There is also a wonderful supportiqng cast, including Tilda Swinton, who brought her A game to a role that is hardly on screen all that much, but whose presence seeps into every frame without her. Tom Wilkinson ramps up the volume in a role that almost no one could play without making an ass of themselves except for him. For a few brief moments, Sydney Pollack shines his magic across the screen, maintaining his ability to be reviled and beloved whenever he opens his mouth; the voice of dirty and despicable logic. I don’t have time to go into the achievements in other categories, such as costume, production design, music, or sound, but I assure you, slam dunks all around.
Each character, and there are a surprising amount we actually follow, wins us over and disgusts us throughout the course of the film. It’s hard to avoid lawyer jokes in reflecting on this film, but when so many main characters carry the suffix esquire, it’s pretty easy to hate them off the bat. The hero is a man who cleans up messes with high profile clients. When we meet him, he is whisked away from gambling to go and throw some water on a client who hit a man with his Jaguar. Is it possible to love a man who will go to great lengths to prevent punishment from a hit and run? Part of Mr. Clooney’s incredible talent kicks in during these types of moments. Even when morality hits rock bottom around him, he always manages to hold the high ground. You root for him, you want him to get the cops off of this guy’s back.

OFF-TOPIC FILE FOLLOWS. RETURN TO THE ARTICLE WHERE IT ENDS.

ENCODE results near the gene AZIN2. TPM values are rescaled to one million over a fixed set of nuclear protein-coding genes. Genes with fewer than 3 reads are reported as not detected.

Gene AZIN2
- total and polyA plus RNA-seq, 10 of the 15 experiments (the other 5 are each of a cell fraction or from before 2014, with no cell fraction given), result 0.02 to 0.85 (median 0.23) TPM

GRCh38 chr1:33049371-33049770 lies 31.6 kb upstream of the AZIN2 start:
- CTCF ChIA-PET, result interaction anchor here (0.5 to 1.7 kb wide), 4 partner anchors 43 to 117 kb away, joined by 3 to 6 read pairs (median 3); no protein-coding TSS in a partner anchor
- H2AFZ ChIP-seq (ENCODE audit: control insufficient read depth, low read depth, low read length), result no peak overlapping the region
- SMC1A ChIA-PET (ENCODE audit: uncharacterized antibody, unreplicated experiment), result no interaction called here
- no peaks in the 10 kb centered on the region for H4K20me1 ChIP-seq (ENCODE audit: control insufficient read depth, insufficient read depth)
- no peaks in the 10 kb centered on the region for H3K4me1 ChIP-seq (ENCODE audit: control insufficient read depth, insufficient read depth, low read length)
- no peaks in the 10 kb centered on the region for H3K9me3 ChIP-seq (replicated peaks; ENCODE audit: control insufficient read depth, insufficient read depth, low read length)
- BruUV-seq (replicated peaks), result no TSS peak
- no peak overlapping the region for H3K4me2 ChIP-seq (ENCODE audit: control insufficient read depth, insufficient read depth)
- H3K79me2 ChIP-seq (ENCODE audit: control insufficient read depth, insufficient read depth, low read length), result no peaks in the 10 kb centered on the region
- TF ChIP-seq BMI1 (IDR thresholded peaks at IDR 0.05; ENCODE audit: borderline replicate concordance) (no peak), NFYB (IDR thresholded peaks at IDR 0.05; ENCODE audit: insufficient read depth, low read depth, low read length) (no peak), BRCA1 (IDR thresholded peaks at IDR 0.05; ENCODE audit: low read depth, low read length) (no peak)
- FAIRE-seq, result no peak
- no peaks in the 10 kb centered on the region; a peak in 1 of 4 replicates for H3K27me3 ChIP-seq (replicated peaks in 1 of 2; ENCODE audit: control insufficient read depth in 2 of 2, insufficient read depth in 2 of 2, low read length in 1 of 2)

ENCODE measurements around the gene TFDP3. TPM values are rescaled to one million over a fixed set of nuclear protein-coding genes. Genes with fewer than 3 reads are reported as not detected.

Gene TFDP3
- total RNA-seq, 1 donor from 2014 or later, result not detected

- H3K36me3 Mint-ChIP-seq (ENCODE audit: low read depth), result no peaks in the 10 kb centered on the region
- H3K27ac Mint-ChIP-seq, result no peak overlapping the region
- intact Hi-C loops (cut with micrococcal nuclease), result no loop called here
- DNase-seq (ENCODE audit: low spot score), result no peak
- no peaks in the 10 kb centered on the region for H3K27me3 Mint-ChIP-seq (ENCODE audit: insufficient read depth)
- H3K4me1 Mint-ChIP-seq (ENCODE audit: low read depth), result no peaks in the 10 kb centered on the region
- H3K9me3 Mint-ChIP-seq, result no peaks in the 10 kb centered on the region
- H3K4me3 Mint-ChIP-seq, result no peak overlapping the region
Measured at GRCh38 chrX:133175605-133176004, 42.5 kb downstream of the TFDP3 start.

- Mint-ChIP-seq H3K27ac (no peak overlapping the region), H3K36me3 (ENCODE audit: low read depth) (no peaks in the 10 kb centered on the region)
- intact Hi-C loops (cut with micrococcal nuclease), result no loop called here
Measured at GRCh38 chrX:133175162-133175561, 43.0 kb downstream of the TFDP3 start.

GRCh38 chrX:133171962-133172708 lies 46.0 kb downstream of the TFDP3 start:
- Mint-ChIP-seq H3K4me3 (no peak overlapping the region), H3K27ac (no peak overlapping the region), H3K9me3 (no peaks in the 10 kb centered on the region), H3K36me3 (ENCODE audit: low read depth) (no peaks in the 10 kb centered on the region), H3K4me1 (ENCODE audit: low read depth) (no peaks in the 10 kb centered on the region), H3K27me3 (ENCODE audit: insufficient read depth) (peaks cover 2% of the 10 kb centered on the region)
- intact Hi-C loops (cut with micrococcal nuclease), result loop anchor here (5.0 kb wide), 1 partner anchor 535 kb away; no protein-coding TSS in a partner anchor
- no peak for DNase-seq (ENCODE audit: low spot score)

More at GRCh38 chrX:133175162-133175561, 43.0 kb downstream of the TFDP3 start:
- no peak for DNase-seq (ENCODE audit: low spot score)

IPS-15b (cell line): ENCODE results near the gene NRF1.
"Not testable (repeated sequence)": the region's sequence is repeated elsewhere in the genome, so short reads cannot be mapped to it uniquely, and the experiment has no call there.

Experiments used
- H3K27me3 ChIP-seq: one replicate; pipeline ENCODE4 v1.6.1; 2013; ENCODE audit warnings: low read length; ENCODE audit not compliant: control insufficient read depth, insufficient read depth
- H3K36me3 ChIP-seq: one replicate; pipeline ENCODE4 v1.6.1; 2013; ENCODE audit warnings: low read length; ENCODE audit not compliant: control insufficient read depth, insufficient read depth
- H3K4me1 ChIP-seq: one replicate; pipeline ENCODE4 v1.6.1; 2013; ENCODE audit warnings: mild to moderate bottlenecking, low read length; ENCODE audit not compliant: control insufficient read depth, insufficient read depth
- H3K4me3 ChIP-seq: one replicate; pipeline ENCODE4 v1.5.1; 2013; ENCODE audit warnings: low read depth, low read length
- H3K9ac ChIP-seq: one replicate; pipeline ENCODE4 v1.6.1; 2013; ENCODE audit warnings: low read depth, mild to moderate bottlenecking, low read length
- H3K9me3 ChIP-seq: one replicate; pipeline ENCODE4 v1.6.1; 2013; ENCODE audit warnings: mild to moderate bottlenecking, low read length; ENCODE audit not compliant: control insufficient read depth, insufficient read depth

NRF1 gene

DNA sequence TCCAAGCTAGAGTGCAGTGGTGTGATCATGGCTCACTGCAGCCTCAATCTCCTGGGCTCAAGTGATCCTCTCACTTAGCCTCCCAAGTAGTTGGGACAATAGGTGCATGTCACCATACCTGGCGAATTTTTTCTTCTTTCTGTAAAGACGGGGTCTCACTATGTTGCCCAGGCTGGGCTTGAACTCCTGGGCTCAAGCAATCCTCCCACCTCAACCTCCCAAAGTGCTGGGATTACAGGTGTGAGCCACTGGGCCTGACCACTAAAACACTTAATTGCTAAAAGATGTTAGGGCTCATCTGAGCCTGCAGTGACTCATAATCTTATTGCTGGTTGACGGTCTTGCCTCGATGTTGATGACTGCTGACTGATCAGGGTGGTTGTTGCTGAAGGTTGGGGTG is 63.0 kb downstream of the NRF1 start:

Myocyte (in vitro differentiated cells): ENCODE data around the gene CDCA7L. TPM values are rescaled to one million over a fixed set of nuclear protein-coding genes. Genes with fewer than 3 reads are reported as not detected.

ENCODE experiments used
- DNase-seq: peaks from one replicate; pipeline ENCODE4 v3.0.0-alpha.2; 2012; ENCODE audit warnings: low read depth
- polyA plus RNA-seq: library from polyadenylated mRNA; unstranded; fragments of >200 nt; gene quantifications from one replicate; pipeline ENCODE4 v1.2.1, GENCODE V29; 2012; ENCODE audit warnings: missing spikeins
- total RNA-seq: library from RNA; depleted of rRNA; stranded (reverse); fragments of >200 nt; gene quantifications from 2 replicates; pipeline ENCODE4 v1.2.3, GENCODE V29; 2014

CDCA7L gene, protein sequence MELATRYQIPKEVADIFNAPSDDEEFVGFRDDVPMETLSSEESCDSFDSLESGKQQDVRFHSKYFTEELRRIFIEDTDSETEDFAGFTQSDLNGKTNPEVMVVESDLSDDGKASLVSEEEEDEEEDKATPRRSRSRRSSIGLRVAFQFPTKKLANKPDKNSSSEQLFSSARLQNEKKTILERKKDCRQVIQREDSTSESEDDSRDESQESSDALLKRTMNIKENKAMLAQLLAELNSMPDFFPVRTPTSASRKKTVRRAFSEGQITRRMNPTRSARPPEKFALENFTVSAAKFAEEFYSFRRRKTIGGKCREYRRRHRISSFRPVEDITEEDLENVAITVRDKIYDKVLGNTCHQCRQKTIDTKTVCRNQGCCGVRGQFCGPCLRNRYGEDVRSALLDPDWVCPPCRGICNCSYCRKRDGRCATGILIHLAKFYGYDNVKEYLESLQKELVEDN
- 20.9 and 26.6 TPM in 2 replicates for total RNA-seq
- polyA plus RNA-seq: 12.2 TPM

The film does have, despite my oodles of praise I’m throwing on it, a fair share of weak moments. Particularly, there are at least three conversations in the film that are completely boring. The content is nice, but it’s unfortunately standard fare shot, counter-shot. Over the shoulder and back again, cutting to the face of the talking character (no one ever listens). The filmmakers stretched themselves so far to reach a level of cinematic grandeur, at their best evoking some moments of Bertolucci’s The Conformist, that they were bound to keep it simple (read: telveision) every now and again.